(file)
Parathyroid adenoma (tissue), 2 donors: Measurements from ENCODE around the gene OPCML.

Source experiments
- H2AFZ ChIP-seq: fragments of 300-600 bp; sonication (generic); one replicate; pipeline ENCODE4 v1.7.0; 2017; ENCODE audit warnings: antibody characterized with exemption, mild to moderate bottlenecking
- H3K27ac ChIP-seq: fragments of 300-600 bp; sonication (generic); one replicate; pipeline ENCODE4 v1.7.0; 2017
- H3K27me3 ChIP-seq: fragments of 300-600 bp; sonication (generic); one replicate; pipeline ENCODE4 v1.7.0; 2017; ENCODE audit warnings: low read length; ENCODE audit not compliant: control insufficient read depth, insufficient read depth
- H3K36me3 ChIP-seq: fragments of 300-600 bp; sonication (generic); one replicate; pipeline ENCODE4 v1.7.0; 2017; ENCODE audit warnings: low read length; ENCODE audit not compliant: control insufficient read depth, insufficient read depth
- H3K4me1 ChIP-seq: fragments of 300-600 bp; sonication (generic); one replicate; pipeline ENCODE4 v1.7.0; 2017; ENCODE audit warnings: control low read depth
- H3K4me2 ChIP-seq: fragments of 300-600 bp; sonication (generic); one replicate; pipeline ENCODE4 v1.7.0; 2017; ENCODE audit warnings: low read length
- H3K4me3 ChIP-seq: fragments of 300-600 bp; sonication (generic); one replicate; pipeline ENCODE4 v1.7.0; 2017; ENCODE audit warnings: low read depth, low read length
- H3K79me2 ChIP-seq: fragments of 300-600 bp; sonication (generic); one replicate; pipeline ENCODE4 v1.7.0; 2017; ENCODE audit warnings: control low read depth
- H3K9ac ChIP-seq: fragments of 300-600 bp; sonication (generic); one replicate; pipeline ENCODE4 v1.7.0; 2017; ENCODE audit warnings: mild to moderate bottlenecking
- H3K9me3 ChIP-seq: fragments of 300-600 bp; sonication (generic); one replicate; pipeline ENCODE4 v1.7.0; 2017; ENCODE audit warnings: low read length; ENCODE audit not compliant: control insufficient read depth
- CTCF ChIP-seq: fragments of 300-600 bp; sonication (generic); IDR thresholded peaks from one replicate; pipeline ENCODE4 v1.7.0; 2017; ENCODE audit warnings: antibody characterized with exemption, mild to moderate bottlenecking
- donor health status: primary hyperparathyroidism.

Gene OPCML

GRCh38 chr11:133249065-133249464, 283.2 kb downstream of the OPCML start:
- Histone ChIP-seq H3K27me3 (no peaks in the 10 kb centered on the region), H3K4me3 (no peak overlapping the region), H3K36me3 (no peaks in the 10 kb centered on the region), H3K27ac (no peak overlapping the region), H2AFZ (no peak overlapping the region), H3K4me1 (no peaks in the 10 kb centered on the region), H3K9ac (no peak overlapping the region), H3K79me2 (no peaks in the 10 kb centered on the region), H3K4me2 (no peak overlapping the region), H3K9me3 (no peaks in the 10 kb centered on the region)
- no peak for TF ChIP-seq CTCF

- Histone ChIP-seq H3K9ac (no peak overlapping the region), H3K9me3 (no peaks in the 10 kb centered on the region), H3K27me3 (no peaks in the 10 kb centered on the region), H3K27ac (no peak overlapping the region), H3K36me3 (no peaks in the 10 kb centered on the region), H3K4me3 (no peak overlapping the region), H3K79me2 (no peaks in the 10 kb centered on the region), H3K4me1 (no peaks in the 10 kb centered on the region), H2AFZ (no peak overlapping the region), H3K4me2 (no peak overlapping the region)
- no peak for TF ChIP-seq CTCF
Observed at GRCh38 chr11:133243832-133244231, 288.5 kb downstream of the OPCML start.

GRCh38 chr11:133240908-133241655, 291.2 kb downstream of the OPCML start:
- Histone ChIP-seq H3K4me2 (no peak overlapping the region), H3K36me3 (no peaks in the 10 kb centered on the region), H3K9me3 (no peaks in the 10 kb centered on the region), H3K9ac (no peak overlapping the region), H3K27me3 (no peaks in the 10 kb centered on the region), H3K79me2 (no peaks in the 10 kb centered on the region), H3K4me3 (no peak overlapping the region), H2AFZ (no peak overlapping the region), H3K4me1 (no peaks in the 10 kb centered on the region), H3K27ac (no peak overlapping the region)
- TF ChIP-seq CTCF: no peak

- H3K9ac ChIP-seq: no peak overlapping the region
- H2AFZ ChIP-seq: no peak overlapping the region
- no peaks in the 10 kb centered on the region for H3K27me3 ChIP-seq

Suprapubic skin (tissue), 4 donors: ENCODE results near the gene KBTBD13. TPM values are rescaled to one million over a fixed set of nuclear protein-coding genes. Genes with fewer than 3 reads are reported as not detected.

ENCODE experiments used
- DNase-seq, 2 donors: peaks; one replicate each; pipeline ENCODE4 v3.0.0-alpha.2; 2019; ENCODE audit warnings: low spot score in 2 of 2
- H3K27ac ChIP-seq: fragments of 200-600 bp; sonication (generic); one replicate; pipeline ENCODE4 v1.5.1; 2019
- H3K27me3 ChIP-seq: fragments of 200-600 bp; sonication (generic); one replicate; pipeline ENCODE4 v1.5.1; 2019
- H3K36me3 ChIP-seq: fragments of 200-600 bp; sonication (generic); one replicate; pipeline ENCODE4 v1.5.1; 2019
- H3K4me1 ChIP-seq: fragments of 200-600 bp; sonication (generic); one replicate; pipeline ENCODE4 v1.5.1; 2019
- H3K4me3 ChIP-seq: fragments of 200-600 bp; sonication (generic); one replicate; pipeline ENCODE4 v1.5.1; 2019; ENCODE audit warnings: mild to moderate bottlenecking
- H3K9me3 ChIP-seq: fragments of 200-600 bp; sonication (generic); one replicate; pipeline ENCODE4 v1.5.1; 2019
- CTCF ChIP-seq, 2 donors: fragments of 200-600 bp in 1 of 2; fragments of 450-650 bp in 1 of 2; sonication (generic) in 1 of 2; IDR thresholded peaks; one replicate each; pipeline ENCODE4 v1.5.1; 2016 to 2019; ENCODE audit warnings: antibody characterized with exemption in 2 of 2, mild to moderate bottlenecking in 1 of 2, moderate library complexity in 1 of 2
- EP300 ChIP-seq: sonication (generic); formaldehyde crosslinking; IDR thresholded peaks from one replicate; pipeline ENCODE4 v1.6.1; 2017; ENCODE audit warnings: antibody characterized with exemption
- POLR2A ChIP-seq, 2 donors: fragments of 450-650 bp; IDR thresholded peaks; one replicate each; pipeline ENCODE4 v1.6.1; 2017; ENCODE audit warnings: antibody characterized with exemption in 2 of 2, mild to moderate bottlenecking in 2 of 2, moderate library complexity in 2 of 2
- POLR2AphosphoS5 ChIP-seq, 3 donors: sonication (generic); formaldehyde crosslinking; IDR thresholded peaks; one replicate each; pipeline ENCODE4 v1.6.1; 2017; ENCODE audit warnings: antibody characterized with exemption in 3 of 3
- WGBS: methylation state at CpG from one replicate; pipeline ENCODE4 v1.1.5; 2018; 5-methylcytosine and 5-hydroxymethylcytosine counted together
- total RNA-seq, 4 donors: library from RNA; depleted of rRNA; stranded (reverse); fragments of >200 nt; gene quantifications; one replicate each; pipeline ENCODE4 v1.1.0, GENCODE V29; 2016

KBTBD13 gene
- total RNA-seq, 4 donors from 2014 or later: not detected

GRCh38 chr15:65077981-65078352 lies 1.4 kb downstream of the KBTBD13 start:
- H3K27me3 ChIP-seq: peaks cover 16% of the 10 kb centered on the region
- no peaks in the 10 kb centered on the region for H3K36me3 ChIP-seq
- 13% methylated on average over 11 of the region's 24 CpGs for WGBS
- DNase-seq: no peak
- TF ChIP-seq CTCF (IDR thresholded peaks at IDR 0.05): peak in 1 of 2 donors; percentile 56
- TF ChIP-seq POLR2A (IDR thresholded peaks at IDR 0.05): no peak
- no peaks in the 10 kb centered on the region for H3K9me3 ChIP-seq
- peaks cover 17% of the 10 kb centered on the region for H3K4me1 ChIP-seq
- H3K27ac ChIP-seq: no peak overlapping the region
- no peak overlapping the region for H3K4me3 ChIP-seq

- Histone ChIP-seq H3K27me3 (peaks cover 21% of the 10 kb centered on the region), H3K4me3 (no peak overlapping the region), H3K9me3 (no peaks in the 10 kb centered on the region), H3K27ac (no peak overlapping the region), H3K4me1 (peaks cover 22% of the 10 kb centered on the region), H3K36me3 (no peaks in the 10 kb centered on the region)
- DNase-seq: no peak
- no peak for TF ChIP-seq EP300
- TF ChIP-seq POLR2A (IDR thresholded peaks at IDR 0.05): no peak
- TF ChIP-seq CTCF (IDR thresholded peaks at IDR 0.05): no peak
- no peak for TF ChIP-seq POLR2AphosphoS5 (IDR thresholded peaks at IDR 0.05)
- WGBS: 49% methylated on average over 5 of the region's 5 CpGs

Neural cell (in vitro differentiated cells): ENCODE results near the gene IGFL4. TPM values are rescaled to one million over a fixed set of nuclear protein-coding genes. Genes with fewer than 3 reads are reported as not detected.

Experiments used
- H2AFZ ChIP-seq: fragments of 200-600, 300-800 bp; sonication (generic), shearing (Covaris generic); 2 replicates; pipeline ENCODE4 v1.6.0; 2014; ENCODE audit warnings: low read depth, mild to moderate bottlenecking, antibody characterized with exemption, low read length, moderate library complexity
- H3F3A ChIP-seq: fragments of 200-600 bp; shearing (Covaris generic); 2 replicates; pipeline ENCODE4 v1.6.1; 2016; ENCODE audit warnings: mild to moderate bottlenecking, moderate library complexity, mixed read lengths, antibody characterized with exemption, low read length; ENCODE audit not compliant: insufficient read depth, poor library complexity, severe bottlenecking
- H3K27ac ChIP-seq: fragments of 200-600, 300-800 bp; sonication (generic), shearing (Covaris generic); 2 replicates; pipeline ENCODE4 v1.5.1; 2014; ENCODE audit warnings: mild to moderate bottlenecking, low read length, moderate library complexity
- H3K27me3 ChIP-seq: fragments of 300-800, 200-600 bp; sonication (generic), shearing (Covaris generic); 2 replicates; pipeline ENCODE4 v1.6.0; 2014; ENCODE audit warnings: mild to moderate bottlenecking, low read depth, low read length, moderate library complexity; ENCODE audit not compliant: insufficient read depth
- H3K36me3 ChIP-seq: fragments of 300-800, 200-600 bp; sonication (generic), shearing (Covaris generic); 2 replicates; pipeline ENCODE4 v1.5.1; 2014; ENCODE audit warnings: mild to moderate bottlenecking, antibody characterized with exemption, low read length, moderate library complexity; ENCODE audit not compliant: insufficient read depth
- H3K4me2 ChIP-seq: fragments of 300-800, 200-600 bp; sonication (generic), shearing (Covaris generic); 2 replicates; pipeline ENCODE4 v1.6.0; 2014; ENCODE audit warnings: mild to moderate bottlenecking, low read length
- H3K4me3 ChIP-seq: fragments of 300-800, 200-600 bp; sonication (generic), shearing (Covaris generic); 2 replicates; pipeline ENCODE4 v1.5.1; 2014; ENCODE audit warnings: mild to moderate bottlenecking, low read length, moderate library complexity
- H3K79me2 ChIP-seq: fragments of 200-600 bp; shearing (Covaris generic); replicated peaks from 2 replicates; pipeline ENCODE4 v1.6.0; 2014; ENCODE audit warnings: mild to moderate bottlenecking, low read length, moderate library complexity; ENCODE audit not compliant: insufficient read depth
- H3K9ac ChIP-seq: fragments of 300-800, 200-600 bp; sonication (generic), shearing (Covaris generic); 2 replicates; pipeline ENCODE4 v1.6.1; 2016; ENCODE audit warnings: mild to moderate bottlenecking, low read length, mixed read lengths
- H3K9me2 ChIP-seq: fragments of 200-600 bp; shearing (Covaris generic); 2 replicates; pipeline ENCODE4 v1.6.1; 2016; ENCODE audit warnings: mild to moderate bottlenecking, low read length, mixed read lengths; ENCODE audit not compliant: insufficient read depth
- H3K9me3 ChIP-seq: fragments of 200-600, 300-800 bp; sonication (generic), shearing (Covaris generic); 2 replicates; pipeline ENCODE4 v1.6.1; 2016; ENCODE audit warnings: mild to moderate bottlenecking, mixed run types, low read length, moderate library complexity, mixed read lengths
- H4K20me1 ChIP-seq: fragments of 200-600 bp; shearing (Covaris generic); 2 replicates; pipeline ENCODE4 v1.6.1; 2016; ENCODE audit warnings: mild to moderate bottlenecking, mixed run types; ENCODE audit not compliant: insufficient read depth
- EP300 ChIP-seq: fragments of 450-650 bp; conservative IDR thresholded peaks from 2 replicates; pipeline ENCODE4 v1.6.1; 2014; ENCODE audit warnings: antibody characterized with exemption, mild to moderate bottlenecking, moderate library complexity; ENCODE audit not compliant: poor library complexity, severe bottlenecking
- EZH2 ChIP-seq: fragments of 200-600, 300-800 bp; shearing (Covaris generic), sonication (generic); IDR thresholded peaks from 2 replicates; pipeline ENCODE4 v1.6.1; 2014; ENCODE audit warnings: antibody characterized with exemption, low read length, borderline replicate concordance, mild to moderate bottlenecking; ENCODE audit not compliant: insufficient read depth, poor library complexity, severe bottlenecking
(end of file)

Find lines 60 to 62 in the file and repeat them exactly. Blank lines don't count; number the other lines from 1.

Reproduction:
- TF ChIP-seq CTCF (IDR thresholded peaks at IDR 0.05): no peak
- no peak for TF ChIP-seq POLR2AphosphoS5 (IDR thresholded peaks at IDR 0.05)
- WGBS: 49% methylated on average over 5 of the region's 5 CpGs